You can do the same as me. Be pleased with what you’ve done, be pleased with what you do. Don’t get upset or decide “it doesn’t work”.

If you want to achieve, if you want to build a successful business, then you have to give it your very best attitude.

Moaning when things don’t magically work out won’t achieve anything.

Being pleased with any of your achievements puts you in the right frame of mind to go do some more.

-Frank Haywood.

Posted by Frank Haywood in internet business

Is Your Strong Motivation Killing your Chances of Success?

Having good motivation to build a business is a great thing, but there’s something even better than that, and that’s good habits.

At some point, we’ve all felt the strong motivation to go and DO something. But after a while the strong sense of motivation dies off, and we wander aimlessly a bit until something else fires up our motivation to go and do something else instead.

The result for most people I guess is the same as mine has been in the past. No steady, coherent plan, no movement forward, just a bit of thrashing about, and then it all goes quiet. Until the next bit of motivation hits.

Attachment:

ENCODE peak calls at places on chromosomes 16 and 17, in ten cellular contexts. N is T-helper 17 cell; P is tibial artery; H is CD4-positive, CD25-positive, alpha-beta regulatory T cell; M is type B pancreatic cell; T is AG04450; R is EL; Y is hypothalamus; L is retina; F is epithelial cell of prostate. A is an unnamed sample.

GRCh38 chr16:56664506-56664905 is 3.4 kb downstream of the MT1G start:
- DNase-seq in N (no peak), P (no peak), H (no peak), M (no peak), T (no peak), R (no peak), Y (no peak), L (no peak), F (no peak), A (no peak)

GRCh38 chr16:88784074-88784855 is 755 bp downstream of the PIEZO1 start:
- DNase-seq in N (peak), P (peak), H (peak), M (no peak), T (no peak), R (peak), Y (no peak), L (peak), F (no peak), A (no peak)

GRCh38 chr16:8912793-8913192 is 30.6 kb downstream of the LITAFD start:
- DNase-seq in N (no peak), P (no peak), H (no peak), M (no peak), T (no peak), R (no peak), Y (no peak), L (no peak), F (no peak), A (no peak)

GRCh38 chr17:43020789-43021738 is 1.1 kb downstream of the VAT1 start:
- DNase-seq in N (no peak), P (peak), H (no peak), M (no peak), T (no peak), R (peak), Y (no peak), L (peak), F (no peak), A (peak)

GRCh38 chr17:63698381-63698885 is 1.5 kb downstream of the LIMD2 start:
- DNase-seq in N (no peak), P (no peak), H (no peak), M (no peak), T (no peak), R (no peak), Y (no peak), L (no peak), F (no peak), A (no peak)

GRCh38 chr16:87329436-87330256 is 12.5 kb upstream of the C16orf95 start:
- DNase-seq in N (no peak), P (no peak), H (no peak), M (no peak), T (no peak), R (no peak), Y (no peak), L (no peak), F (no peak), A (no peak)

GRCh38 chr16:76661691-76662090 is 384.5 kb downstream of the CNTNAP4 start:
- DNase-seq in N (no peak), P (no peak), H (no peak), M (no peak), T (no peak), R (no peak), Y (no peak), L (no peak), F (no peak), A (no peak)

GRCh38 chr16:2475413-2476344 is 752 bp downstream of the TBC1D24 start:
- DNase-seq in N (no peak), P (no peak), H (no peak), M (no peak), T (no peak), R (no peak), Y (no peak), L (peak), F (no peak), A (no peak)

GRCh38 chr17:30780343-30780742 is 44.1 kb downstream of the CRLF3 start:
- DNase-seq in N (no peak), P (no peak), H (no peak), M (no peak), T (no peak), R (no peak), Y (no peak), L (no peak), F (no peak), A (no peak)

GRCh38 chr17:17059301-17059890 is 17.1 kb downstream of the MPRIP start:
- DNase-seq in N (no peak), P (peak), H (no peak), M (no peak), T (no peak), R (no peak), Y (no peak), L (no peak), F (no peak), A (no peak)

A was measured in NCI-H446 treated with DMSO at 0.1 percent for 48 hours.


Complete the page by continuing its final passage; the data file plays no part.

So what can you do about that?

Well once you know that motivation is emotionally driven, you can understand why it doesn’t last very long. If you kept the same emotional high for a prolonged period, it would burn you out.

I’m sure you know what I mean. You have this great idea, you get excited about it, you spend a few hours looking into it and building the idea to the point where you think it’s worth doing.

You may then even spend a couple of days working at it, and go to the point of taking out a domain name, putting up a web site and writing a few words. Great!

Then the emotional high dies, you start to think about other things, and the “great idea” is forgotten about until 12 months later when it’s time to renew the domain.

Yes, I’ve done that. What a waste of effort, what a waste of a good idea.

Over time, I gradually came to the realisation that I can’t possibly follow through with every good idea I have, so I’ve now become very selective. I ask myself “Do I have a minimum of 60 minutes every day to work on this? Is it worth the effort?”

In most cases the answer to both those questions is no. So that then leaves me with the choice of either binning the idea altogether, or putting it in my ideas document for a later time.

Some make it into the document, but about 90% get binned, as realistically I just don’t have the time.